What Elijah is saying in effect is this: The solution to the crisis of dried-up brook and famine is in deciding whom to follow. Only God has the answer. Israel will have to decide whether to follow God or Baal. When Israel finally acclaimed “The Lord, He is God” (18:39); the sign of abundant rain came.

The return to God includes the forsaking of the sins that separated us from God and removing all the things that ensnare us; hence the need to eliminate all the prophets of Baal and Baal itself.

Perhaps, you will soon experience a dried-up brook or you may be confronted right now by a brook that is drying-up. Do not be anxious or afraid. Our heavenly Father not only knows what He is doing, but He knows your every need and limitations. And remember, He alone is in complete control of the rains. Turn to Him and meet Him in your upper room. He is waiting for you, and you will come down with smiles on your face. The nation should also meet Him on Mount Carmel and cry in unison: “The LORD, He is God! The LORD, He is God!”  and there will be abundant rain. He never fails.

1 comment:


    How many examples of infant baptism are found in the Bible? Answer: NONE. Infant baptism is a man-made doctrine.

    An example given to support infant baptism is the conversion of the jailer. (Acts 16:23-34.) The reasoning being that the jailer's whole household was baptized.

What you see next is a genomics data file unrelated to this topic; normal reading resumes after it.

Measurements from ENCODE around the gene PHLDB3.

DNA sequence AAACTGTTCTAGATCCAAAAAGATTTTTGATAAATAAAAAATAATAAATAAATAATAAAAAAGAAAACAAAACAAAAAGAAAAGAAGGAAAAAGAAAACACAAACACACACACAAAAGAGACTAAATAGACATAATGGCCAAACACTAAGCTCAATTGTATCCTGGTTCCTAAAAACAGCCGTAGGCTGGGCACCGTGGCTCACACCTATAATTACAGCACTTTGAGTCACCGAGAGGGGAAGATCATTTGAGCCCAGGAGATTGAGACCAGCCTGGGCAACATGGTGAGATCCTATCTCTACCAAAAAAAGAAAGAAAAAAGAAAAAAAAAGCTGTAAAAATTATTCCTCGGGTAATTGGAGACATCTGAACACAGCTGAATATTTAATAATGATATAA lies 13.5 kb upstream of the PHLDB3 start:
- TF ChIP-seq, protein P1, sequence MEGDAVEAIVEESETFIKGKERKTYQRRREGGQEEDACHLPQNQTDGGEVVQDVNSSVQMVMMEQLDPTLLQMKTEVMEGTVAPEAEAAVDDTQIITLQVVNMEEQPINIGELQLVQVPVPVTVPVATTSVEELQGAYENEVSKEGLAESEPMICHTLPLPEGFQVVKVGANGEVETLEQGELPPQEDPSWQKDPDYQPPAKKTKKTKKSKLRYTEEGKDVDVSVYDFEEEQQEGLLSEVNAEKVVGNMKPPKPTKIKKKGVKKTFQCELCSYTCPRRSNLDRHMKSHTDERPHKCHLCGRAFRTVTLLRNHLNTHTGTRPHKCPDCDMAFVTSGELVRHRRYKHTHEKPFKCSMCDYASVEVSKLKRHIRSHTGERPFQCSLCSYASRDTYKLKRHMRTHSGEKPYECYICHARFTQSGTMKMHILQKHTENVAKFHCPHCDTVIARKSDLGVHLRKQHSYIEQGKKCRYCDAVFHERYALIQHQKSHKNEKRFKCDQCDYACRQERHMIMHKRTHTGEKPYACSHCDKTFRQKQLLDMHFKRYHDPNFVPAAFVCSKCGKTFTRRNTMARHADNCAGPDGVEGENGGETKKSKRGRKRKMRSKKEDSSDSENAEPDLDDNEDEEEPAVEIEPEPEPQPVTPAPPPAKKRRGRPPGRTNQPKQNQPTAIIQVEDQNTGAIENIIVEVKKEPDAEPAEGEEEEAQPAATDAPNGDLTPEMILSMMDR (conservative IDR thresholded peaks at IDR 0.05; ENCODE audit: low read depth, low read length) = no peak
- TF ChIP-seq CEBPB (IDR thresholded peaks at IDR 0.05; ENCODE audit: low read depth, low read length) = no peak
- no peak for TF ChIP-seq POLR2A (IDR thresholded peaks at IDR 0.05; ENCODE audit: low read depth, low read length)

1. Acts 16:31 They said, "Believe in the Lord Jesus, and you will be saved, you and your household."(NASB)

    The whole household was required to believe. The jailer could not believe for his household. Infants are not capable of believing the gospel of Christ.

    2. Acts 16:32 And they spoke the word of the Lord to him together with all who were in his house.(NASB)

    The word was spoken to all in the house. Babies have no capacity to understand the word of the Lord. No infant responded to the gospel that night.

    3. Acts 16:33-34......and immediately he was baptized, he and all his household. 34 And he brought them into his house and set food before them, and rejoiced greatly, having believe in God with his whole household. (NASB)

    Who was baptized that night? Answer: The Jailer and all his household. What preceded their baptism in water? They all believed in God. No, infants were baptized that night. Infants cannot believe in God. Infants cannot believe in the Lord Jesus Christ.

    There is no example in Scripture of infants being baptized. You can only find infant baptism in man-made creed books and other writings of men.

    The is no example in the Bible of unbelieving adults nor of unbelieving infants being forced to be baptized in water. There is no Scripture of any non-believers being baptized in water, period.

    Jesus said in Mark 16:16 He who has believed and has been baptized shall be saved...(NASB)

    Men say "Baptize unbelieving infants for forgiveness from original sin and then teach them to believe and they shall be saved."(Note: The doctrine of original sin is also a man-made teaching.)

    If you can baptize unbelieving infants then you can baptize unbelieving adults as well.

    Galatians 1:8 But even if we, or an angel from heaven, should preach to you a gospel contrary to what we have preached to you, he is to be accursed!